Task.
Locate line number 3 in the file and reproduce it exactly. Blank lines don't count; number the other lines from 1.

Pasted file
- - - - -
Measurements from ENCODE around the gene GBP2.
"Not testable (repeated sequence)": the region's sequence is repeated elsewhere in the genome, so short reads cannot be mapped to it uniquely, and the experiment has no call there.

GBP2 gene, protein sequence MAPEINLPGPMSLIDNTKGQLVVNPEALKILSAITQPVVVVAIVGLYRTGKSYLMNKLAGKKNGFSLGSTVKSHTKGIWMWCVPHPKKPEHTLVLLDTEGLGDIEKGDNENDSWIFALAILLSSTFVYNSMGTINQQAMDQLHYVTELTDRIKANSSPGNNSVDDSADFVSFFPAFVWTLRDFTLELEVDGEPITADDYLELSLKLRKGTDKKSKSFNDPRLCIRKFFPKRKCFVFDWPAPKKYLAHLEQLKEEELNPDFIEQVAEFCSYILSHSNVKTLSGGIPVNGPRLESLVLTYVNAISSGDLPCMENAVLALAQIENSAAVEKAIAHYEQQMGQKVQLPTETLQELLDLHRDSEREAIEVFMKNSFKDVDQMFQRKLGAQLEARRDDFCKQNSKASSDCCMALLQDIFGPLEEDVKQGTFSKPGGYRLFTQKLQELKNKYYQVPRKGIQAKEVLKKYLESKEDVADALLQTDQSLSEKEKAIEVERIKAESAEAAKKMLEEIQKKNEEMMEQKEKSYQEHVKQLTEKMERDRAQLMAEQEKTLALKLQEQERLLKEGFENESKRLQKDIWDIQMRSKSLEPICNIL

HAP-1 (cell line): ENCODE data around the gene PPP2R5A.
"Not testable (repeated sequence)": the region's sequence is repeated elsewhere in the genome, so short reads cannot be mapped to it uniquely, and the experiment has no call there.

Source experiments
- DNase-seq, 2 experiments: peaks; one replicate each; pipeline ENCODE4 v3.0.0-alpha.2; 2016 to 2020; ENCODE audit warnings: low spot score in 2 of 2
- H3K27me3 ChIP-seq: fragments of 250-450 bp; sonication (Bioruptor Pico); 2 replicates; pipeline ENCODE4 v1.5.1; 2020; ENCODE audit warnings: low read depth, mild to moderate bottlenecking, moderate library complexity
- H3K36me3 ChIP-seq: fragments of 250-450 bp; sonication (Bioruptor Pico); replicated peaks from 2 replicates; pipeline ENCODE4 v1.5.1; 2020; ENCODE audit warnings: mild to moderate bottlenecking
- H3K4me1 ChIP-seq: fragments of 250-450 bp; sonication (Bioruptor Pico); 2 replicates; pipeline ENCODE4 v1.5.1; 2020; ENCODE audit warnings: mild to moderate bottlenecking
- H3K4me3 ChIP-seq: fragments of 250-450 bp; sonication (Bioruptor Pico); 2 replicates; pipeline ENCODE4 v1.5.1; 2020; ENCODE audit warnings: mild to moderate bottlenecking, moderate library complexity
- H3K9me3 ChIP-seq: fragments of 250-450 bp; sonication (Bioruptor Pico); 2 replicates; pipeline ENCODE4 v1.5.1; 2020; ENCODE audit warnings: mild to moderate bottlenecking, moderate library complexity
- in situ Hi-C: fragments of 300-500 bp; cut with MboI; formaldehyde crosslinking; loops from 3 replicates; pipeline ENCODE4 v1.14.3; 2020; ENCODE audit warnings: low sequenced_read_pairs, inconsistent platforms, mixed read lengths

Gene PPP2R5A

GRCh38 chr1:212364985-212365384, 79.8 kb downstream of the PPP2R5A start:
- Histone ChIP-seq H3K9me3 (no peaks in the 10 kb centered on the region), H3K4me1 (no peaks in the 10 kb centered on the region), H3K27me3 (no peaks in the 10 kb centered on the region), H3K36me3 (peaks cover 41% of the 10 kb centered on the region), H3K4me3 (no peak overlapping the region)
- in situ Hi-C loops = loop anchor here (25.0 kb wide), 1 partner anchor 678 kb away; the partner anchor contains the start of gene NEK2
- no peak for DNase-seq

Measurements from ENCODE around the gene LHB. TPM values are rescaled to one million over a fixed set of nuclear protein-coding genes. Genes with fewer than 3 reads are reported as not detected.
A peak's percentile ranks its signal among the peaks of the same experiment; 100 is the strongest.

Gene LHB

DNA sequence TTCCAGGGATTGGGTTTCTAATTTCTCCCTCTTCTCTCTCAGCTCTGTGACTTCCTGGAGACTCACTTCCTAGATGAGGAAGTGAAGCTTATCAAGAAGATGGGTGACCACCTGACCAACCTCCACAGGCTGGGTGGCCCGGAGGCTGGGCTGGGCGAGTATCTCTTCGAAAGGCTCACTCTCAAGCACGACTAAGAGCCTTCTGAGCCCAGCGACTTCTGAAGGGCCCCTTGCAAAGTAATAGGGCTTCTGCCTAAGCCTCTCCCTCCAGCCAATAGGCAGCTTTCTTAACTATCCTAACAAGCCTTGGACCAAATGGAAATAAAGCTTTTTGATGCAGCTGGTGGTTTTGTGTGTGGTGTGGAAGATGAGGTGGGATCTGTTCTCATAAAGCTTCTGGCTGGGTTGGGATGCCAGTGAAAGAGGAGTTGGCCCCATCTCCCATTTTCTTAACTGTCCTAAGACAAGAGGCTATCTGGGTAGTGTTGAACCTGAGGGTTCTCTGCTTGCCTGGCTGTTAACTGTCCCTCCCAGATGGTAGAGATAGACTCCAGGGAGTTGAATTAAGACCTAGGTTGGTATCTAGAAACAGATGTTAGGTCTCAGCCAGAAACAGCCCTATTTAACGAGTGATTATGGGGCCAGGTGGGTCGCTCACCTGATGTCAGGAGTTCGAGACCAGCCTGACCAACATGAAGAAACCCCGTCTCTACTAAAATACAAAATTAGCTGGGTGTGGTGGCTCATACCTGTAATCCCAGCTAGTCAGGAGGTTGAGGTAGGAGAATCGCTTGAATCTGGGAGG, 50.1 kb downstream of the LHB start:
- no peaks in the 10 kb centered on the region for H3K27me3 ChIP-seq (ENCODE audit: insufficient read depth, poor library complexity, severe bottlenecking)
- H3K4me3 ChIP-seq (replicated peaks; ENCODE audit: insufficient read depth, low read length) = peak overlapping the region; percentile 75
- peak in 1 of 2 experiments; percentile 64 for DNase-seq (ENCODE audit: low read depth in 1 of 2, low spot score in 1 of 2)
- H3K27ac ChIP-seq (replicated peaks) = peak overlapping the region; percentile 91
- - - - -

GBP2 gene, protein sequence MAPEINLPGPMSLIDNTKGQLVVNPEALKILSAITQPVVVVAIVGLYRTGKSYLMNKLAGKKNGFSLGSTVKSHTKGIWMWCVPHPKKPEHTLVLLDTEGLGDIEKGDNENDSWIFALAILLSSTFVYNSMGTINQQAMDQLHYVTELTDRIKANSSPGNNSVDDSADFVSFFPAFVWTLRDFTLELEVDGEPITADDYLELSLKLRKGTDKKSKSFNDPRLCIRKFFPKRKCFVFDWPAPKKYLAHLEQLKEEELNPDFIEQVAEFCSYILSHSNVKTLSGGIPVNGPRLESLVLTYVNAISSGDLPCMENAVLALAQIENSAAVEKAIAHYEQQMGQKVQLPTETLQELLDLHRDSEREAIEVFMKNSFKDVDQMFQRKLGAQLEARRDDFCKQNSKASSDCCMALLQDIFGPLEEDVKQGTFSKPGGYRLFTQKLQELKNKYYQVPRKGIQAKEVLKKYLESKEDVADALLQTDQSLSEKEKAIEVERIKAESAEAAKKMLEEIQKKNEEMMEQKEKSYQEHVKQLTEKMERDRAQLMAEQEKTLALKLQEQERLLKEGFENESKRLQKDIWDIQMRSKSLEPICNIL